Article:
Modal close

Dear Democracy Now! visitor,

You turn to Democracy Now! for ad-free news you can trust. Maybe you come for our daily headlines. Maybe you come for in-depth stories that expose corporate and government abuses of power. Democracy Now! brings you crucial reporting like our coverage from the front lines of the standoff at Standing Rock or news about the movements fighting for peace, racial and economic justice, immigrant rights and LGBTQ equality. We produce our daily news hour at a fraction of the budget of a commercial news operation—all without ads, government funding or corporate sponsorship. How is this possible? Only with your support. If every visitor to this site in December gave just $10 we could cover our basic operating costs for 2017. Pretty exciting, right? So, if you've been waiting to make your contribution to Democracy Now!, today is your day. It takes just a couple of minutes to make sure that Democracy Now! is there for you and everybody else in 2017.

Non-commercial news needs your support.

We rely on contributions from you, our viewers and listeners to do our work. If you visit us daily or weekly or even just once a month, now is a great time to make your monthly contribution.

Please do your part today.


Colombian Activists On the Receiving End of "Plan Colombia"

StoryMarch 23, 2001
Watch iconWatch Full Show

About 100 U.S. antiwar activists demonstrated in Bogota yesterday against U.S. military assistance to Colombia.

The protest was staged by Witness for Peace, which opposes Plan Colombia, a $1.3 billion U.S.–backedcounterinsurgency and counternarcotics offensive. Under the plan, U.S.- supplied planes, protected by troops trainedby US Green Berets, are fumigating cocaine-producing crops.

Today, we bring you two people on the receiving end of Plan Colombia. Carlos Palacios lives in La Hormiga inPutumayo. Once a stronghold for the Revolutionary Armed Forces of Colombia (FARC), the area is now dominated byparamilitaries that began a campaign of massacres and assassinations in late 2000. Around the same time, the UnitedStates and Colombian security forces have launched an extensive aerial eradication program in the south, fumigating30,000 hectares of coca.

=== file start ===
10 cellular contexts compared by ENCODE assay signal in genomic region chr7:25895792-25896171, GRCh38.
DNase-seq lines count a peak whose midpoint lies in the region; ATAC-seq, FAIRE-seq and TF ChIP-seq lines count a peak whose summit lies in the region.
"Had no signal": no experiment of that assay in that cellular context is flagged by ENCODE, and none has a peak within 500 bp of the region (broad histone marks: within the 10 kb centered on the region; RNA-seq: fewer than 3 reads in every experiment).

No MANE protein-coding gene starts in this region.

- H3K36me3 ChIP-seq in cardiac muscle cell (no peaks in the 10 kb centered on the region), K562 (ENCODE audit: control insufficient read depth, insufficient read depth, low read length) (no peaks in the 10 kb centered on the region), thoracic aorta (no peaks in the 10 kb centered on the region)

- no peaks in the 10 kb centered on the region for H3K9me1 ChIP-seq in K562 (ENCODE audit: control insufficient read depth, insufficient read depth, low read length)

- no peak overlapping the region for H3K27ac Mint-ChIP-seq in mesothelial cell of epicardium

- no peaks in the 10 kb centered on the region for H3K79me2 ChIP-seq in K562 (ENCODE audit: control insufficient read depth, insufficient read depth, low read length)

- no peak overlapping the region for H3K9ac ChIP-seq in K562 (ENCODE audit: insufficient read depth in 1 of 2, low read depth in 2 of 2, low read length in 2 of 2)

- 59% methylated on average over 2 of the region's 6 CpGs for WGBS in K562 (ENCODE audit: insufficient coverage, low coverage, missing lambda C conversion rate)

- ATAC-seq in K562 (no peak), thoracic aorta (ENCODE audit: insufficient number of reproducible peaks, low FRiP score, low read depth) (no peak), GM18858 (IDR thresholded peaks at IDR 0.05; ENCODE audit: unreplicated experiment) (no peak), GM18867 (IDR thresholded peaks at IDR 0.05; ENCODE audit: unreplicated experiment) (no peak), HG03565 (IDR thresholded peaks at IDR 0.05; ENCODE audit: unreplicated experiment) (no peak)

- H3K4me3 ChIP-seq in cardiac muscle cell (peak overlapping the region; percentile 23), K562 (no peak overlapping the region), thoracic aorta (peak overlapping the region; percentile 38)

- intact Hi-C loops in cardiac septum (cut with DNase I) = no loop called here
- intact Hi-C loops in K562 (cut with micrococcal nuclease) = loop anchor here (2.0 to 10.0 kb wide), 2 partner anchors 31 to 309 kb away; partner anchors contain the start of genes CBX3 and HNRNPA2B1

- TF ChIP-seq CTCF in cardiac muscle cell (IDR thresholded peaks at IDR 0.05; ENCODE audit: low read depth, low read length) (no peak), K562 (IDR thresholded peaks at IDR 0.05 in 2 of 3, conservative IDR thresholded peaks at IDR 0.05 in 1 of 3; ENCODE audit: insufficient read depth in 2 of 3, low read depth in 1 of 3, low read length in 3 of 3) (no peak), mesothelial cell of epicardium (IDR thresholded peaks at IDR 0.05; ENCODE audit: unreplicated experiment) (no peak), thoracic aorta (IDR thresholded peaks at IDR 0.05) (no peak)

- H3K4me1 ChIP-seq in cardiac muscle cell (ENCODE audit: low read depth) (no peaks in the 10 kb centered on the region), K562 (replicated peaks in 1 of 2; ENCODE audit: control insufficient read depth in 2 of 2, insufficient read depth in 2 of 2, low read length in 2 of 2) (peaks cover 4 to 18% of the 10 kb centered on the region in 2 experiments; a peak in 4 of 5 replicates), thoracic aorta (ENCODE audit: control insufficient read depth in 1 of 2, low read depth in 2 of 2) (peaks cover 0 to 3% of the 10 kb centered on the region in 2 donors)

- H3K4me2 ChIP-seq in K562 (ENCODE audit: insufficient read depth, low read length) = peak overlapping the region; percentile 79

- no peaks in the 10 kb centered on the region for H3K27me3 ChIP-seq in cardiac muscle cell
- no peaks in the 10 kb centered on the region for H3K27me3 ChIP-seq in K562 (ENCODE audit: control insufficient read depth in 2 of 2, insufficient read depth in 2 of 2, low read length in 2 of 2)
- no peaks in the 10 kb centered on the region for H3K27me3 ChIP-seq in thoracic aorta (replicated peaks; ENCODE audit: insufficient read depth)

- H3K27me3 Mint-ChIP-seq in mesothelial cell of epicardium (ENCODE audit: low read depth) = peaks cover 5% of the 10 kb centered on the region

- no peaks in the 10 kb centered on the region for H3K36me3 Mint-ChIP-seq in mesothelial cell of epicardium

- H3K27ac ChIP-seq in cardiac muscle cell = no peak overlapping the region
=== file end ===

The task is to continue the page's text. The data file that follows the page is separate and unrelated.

Regulo Madero is from Barrancabermeja, site of a fierce struggle between the paramilitaries and the guerrillas.There, civilians and human rights organizations have faced intensified attacks including massacres and selectivekillings. According to the U.S. State Department’s Annual Country Human Rights Report, paramilitaries there killed983 civilians last year. The report noted that civil society leaders are under particular threat.


  • Regulo Madero, President of CREDHOS, the Regional Corporation for the Defense of Human Rights, anon-governmental organization in Barrancabermeja. CREDHOS has suffered repeated attacks including disappearances andassassinations since its founding in 1987.
  • Carlos Palacios, a former priest displaced while serving at a Puerto Guzman parish in 1997, a localofficial in La Hormiga, and coordinator of the Community Leaders in Defense of Campesinos that advocates for victimsdisplaced by U.S. funded fumigation.

The original content of this program is licensed under a Creative Commons Attribution-Noncommercial-No Derivative Works 3.0 United States License. Please attribute legal copies of this work to Some of the work(s) that this program incorporates, however, may be separately licensed. For further information or additional permissions, contact us.

Non-commercial news needs your support

We rely on contributions from our viewers and listeners to do our work.
Please do your part today.

Make a donation